Pearl Harbor Day: Tragedy in Hawaii shaped Alaska’s place in history
From the economy to infrastructure and even Statehood, WWII changed the way the world viewed Alaska.
FAIRBANKS, Alaska (KTVF) - Every December 7, Americans are called to remember Pearl Harbor, when over 3,000 U.S. Sailors and Marines lost their lives in the surprise attack by the Empire of Japan. While the attack may have happened thousands of miles from Alaska, historian Philip Wight said, “It directly lead to the invasion of Alaska and the transformation of the territory as we know it today. So Pearl Harbor was a really pivotal event in Alaskan history.”
Wight is an assistant professor of history and arctic and northern studies at the University of Alaska Fairbanks. He said that without Pearl Harbor and the following U.S. entry into the war, Alaska would look much different today.
Immediately after Pearl Harbor, money started flowing into the state. “As soon as Pearl Harbor happened, that really necessitated a torrent of federal dollars, men and material, and the influx of that into Alaska overshadowed every past resource rush in the territory’s history,” Wight said.
He went on to explain that by 1943 there were over 152,000 military men and women in the state, and 60% of people in Alaska worked for the Federal Government. The war also lead to the building of the Alaska Highway that connected Alaska to the rest of the country. This brought prosperity into the state. During WWII, the Navy searched for and found oil on the North Slope. In 1944 they did the first pipeline survey, and this later became the Trans-Alaska Pipeline that is in operation today.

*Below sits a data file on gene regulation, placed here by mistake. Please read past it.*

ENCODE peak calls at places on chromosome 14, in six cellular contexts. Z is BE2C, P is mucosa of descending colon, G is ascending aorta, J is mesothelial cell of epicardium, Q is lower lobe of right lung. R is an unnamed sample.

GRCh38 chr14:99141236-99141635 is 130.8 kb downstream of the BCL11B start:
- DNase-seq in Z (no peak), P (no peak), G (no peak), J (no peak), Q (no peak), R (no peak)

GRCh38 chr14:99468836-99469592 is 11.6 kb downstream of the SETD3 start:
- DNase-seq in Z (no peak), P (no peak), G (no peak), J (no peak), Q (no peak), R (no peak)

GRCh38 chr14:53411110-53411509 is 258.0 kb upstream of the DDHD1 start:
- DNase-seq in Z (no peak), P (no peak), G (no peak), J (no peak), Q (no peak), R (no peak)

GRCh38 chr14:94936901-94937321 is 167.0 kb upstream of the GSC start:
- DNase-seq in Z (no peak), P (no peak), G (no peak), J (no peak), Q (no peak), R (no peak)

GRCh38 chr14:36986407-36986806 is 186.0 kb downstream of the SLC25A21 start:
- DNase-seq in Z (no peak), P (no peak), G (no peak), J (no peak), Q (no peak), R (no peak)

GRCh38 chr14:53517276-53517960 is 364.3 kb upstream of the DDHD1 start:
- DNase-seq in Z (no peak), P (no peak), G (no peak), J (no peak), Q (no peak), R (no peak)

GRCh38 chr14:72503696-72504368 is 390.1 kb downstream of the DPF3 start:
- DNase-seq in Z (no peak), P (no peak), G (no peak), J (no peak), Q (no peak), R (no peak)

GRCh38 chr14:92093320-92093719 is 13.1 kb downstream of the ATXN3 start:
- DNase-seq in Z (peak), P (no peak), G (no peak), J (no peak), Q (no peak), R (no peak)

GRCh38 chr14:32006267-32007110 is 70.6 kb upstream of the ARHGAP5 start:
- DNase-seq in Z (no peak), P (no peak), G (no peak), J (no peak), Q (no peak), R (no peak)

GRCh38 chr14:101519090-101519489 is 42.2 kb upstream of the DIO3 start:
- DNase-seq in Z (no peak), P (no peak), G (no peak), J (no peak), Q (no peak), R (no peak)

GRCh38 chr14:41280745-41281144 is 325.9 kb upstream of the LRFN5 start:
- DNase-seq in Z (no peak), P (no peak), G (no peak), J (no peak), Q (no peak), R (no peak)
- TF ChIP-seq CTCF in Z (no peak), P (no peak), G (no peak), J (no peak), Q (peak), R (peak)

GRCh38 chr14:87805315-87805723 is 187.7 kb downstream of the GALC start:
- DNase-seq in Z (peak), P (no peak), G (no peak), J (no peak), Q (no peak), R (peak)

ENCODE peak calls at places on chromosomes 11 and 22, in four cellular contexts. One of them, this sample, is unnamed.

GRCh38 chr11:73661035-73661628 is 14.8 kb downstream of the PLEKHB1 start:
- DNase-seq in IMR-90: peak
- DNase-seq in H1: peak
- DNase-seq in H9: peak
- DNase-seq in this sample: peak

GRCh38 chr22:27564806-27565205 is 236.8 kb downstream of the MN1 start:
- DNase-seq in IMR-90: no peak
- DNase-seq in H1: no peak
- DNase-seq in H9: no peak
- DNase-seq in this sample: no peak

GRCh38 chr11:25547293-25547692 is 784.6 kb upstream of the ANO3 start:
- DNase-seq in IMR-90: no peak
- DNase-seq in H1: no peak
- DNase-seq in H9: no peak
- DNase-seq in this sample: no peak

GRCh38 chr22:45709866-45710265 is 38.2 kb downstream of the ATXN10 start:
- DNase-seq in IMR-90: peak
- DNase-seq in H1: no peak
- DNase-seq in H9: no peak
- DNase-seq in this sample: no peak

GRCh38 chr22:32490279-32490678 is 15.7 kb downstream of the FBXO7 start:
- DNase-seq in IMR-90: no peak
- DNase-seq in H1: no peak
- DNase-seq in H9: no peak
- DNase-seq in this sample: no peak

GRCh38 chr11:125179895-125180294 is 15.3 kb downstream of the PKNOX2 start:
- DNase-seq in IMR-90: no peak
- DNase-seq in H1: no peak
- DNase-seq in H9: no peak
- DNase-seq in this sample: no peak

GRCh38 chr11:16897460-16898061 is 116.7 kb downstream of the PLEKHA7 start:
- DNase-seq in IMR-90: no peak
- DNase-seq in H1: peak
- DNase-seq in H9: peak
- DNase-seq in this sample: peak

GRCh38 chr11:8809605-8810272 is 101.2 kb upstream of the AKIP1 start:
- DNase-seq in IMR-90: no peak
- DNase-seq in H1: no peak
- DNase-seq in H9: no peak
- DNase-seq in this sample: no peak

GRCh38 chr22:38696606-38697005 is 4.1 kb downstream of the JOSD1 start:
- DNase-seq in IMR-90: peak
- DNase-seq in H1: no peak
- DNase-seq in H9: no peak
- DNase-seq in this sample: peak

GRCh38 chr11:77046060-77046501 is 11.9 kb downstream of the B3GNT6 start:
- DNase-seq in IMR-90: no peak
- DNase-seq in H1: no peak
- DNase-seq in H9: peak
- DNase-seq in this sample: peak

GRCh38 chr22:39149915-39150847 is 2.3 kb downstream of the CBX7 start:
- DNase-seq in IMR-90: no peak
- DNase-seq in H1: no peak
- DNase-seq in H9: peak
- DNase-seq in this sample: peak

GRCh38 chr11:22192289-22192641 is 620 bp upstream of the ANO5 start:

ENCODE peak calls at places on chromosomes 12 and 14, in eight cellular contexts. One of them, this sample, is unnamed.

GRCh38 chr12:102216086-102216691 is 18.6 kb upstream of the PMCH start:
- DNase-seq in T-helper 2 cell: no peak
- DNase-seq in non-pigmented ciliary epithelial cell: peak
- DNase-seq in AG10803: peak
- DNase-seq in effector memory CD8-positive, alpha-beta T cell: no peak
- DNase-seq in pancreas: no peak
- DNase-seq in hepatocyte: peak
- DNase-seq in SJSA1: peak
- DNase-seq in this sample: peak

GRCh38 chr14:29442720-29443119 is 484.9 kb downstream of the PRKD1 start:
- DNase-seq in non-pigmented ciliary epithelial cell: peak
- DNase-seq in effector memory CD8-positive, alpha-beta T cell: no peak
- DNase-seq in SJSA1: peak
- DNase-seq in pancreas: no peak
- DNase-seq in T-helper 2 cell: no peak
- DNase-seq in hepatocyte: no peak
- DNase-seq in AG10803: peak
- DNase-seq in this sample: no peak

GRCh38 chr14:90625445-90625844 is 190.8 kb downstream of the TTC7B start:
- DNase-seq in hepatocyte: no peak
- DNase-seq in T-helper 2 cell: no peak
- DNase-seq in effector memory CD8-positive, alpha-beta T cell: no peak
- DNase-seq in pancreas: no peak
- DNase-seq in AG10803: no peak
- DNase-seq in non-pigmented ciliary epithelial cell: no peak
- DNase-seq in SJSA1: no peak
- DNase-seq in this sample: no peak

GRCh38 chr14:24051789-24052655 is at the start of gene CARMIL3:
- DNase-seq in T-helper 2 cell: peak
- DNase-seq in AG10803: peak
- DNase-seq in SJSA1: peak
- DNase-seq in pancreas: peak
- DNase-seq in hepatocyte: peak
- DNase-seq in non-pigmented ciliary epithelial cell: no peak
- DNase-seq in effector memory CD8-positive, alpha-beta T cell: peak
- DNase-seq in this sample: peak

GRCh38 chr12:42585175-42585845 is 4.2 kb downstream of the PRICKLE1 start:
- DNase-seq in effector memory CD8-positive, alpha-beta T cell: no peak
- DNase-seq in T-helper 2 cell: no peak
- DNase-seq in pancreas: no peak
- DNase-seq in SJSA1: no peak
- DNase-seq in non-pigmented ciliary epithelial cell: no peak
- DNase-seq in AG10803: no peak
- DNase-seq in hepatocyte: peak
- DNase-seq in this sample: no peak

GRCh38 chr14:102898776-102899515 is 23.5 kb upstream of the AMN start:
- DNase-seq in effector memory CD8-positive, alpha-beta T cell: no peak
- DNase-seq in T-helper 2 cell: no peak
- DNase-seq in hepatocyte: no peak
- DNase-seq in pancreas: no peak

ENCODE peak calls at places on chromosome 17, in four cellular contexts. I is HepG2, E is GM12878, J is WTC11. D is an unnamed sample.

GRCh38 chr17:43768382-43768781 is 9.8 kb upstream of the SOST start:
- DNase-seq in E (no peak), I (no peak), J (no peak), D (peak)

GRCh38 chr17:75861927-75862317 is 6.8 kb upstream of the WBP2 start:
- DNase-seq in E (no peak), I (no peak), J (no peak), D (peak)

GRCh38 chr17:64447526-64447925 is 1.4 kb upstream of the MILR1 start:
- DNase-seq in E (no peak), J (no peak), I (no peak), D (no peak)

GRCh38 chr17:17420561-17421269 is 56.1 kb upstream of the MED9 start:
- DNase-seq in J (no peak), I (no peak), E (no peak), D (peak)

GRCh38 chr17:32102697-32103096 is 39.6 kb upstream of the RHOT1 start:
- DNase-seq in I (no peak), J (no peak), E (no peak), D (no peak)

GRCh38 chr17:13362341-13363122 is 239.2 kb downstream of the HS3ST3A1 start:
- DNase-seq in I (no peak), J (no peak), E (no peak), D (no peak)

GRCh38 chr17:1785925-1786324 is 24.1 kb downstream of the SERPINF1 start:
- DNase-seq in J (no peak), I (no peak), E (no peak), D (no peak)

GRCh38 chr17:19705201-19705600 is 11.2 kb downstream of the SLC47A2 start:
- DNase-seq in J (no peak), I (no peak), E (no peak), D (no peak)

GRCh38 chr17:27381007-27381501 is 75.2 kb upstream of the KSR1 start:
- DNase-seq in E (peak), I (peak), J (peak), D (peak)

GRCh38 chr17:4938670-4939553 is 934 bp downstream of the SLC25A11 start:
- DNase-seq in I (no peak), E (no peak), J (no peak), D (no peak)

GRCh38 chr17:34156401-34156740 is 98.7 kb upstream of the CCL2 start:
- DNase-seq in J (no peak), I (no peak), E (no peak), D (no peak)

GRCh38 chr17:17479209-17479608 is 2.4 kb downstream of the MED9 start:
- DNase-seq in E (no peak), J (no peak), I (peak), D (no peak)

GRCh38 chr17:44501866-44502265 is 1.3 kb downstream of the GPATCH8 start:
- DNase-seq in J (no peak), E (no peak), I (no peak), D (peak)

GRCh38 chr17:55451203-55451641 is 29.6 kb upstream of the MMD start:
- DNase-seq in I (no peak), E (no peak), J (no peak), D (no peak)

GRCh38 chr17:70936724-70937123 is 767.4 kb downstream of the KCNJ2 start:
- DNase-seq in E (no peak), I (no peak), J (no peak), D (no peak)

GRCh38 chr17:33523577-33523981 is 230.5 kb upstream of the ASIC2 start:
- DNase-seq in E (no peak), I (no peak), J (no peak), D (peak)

Alaska also saw the only fighting on U.S. soil in WWII. This came as a result of the U.S. entering the war and Japan wanting to cripple U.S. air and naval capabilities. Wight said that Alaska’s role in WWII often is overlooked, but that it helped the Allied Armies defeat Japan and win the war.
“Alaska is often forgotten in histories of World War Two, but it is absolutely pivotal to American victory and the transformation of the far north,” Wight said.
The war also helped Alaska become a state. Wight told us, “The effect of World War Two in general on Alaska is it really developed the region’s territory, and all of these men and women came to Alaska after the war. Because of that build-up of the economy and the build-up in population, it put Alaska on the road to statehood,” Wight said.
Fourteen years after the war ended, Alaska had become a state. Wight explained that Pearl Harbor precipitated the rise of what is known as Military Alaska. During WWII, and then into the Cold War, Alaska was considered a strategic place on the world map. Because of Alaska’s military importance and the sacrifices that Alaskans made, Wight said that the ‘Lower-48′ recognized the importance of the territory and it helped sway public opinion toward Alaska becoming a state.
Wight told us that Military Alaska exists to this day, which can be seen with the arrivals of F-35s to Fairbanks this year. Looking forward, Wight said that with the Arctic Ocean becoming more open, Alaska will continue the trend of military importance that started after Pearl Harbor.
Wight said that as we look around, we can still see and use the infrastructure that started with WWII and the bombing of Pearl Harbor.
“Fort Wainwright, Eielson, the ALCAN Highway, the Glenn Highway was constructed during World War Two, the exploration of petroleum on the North Slope which led directly to the discovery of Prudhoe Bay - all of these enduring legacies stem directly from Pearl Harbor,” Wight said.
He said on Pearl Harbor National Remembrance Day, it is a good day to remember all of those that fought and worked in Alaska to help make sure we won the Second World War.
“Pearl Harbor should be a moment of reflection about the widespread sacrifice that took place during World War Two,” Wight said.
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